Some Iraqi Christians took the risk and traveled to churches to attend toned-down Christmas services despite the danger of being attacked by extremists.
Hundreds of people gathered Saturday at Our Lady of Salvation, the Baghdad church where 58 people were killed by Muslim extremists Oct. 31. Evidence of the attack was clearly visible with the church walls marred by bullet holes, broken windows covered by plastic sheeting, and pieces of dried flesh and blood stuck to the ceiling, reported The Associated Press.
A day earlier on Christmas Eve, less than 100 people gathered at the Sacred Church of Jesus located near Our Lady of Salvation. The church Christmas tree was decorated with paper stars that each bear a photo of a Christian killed during the October siege.
"Yes, we are threatened, but we will not stop praying," said the Rev. Meyassr al-Qaspotros during the Christmas Eve service at Sacred Church of Jesus, according to the New York Times. "Be careful not to hate the ones killing us because they know not what they are doing. God forgive them."
Many churches throughout Iraq cancelled their Christmas Eve as well as Christmas services for fear of members being attacked by Islamic militants. Some churches cancelled service times, such as midnight or early morning, when travel would make members more vulnerable to being targeted.
The particularly somber Christmas in Iraq this year is due to the unprecedented level of attacks against the country's tiny Assyrian Christian community. Following the Oct. 31 massacre, a series of bomb explosions in Christian neighborhoods in Baghdad and Mosul killed several more believers. Extremists have also in recent months broken into the homes of Christians and murder them in their living room.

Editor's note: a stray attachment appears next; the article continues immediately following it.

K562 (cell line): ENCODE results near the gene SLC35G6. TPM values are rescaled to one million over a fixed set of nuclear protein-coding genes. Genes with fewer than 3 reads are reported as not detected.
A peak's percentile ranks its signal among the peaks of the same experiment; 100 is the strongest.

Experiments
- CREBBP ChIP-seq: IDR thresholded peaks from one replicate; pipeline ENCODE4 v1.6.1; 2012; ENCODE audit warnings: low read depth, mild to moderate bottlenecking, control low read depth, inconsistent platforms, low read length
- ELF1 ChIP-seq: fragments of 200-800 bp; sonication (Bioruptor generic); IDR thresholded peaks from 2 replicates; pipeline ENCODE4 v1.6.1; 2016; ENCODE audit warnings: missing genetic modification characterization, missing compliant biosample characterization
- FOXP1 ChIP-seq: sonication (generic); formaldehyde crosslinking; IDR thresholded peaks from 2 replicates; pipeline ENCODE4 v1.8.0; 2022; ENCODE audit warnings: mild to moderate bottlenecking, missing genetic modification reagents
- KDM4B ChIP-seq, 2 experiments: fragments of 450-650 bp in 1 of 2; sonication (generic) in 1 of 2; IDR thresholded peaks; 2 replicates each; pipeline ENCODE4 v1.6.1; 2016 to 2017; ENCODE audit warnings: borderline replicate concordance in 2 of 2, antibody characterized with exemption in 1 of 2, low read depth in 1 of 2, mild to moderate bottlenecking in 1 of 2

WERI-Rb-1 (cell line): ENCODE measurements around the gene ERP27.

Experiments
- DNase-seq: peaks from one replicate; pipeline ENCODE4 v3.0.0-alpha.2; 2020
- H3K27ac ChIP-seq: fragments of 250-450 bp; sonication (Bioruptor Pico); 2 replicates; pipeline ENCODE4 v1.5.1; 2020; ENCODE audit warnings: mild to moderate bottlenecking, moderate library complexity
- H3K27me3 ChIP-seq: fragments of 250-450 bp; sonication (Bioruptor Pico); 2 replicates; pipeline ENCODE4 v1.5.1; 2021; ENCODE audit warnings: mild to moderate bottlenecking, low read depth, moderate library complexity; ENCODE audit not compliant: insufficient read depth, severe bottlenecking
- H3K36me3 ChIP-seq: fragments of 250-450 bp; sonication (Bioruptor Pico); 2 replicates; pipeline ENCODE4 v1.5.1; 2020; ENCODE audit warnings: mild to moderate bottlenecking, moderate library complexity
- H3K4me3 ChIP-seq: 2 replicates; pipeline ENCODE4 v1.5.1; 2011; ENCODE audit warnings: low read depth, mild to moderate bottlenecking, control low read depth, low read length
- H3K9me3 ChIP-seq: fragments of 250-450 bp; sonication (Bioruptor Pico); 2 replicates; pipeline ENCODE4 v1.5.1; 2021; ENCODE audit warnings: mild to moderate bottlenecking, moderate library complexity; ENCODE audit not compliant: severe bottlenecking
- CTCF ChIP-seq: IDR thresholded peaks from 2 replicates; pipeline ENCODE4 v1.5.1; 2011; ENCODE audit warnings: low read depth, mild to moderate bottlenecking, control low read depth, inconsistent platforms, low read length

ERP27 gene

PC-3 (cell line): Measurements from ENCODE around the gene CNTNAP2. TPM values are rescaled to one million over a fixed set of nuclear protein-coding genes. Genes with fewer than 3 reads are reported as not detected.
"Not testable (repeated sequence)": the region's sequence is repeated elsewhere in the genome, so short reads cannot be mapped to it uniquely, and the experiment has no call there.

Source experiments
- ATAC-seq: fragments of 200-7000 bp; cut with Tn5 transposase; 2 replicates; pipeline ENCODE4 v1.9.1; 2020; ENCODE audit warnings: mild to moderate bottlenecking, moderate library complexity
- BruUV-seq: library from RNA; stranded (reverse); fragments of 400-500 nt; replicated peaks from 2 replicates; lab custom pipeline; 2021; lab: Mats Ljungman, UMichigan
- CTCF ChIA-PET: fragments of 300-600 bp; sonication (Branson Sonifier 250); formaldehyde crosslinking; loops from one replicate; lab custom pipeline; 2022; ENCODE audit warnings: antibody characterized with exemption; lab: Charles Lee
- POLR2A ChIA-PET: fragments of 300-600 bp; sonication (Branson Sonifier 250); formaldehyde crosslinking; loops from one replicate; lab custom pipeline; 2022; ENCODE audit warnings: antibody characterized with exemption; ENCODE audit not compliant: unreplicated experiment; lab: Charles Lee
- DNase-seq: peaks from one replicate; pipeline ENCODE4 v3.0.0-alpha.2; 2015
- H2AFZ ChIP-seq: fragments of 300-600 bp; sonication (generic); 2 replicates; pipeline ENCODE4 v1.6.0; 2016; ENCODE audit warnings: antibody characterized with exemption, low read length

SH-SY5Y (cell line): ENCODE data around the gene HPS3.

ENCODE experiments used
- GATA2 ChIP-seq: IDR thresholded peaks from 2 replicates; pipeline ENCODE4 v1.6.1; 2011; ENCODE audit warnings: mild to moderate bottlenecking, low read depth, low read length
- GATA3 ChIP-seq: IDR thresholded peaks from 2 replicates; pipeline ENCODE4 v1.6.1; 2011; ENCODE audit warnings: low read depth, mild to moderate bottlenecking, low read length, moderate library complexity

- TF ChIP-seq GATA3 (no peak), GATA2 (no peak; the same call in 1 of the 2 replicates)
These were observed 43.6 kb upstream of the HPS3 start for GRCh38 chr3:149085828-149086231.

On Tuesday, the Islamic State of Iraq, an umbrella group for Sunni Islamic insurgent groups that include al-Qaida, issued a warning threatening more attacks against Christian minority unless Egypt's Coptic Church releases two women converts to Islam. The group claims the women are being held against their will but the church has denied the allegations. The Islamic State of Iraq is the same group that claimed responsibility for the Oct. 31 and Nov. 10 attacks against Iraqi Christians.
Since the October massacre, at least 1,000 Christian families have fled Baghdad for northern Iraq or to the nearby countries of Jordan, Syria and Turkey. It is unclear how many Christians exactly still remain in Iraq, but some estimates put the number at about 500,000. This figure is far below the estimated 1.4 million believers that lived in Iraq before the U.S.-led invasion in 2003.